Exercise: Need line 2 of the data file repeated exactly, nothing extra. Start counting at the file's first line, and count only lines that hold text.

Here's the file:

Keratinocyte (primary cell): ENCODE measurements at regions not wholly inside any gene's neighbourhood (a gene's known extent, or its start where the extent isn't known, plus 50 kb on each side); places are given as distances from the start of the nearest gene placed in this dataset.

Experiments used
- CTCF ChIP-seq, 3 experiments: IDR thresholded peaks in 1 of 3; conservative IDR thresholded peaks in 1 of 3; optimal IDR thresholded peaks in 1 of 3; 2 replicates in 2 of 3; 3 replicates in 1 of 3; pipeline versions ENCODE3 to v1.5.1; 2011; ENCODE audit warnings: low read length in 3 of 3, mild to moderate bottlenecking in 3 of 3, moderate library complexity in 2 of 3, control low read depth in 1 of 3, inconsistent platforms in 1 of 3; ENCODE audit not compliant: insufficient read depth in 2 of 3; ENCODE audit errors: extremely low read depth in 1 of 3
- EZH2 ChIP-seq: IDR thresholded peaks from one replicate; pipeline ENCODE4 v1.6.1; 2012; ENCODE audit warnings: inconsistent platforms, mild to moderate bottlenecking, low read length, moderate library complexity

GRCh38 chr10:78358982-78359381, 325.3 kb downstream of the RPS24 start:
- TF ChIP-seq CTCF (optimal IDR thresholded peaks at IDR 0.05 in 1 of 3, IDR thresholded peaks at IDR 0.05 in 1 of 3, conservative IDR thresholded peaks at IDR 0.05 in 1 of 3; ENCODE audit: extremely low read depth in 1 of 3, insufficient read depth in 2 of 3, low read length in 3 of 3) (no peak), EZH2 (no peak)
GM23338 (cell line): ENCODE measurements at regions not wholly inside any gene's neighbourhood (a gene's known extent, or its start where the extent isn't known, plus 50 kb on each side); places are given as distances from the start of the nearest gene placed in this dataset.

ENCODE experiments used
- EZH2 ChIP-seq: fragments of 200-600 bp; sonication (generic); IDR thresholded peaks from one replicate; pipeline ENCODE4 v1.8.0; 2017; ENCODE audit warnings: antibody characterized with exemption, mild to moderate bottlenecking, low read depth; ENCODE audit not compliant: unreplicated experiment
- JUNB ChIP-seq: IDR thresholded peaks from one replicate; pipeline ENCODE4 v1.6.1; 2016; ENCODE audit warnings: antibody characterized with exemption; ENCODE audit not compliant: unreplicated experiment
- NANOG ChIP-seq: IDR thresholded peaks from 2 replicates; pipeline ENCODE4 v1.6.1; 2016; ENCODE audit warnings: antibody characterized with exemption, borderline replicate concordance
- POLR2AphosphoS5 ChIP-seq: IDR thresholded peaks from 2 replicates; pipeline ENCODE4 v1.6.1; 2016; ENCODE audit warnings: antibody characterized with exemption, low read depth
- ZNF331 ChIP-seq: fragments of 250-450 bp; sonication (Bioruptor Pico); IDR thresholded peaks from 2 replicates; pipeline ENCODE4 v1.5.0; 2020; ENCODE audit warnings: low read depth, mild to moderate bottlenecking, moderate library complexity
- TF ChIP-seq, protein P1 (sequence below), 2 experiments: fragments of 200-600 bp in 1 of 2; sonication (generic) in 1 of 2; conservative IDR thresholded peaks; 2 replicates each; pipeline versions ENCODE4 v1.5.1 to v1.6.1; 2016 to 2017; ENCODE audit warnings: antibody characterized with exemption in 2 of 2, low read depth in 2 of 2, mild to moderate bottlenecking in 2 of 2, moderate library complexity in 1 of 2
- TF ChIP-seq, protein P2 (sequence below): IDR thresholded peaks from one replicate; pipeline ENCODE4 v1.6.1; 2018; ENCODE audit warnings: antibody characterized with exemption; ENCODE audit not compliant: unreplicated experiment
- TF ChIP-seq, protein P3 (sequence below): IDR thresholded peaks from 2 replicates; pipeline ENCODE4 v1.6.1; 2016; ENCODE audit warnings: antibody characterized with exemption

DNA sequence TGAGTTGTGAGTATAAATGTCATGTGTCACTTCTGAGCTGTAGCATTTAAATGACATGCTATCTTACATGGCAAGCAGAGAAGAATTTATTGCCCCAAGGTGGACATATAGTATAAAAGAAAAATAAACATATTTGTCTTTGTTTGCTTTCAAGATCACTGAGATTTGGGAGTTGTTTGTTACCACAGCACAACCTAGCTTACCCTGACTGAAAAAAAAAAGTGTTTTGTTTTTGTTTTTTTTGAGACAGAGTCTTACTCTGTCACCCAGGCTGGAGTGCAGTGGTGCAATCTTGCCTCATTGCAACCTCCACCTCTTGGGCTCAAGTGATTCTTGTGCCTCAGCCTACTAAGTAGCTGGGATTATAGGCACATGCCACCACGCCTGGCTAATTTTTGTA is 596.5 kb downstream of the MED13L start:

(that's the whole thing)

Experiments used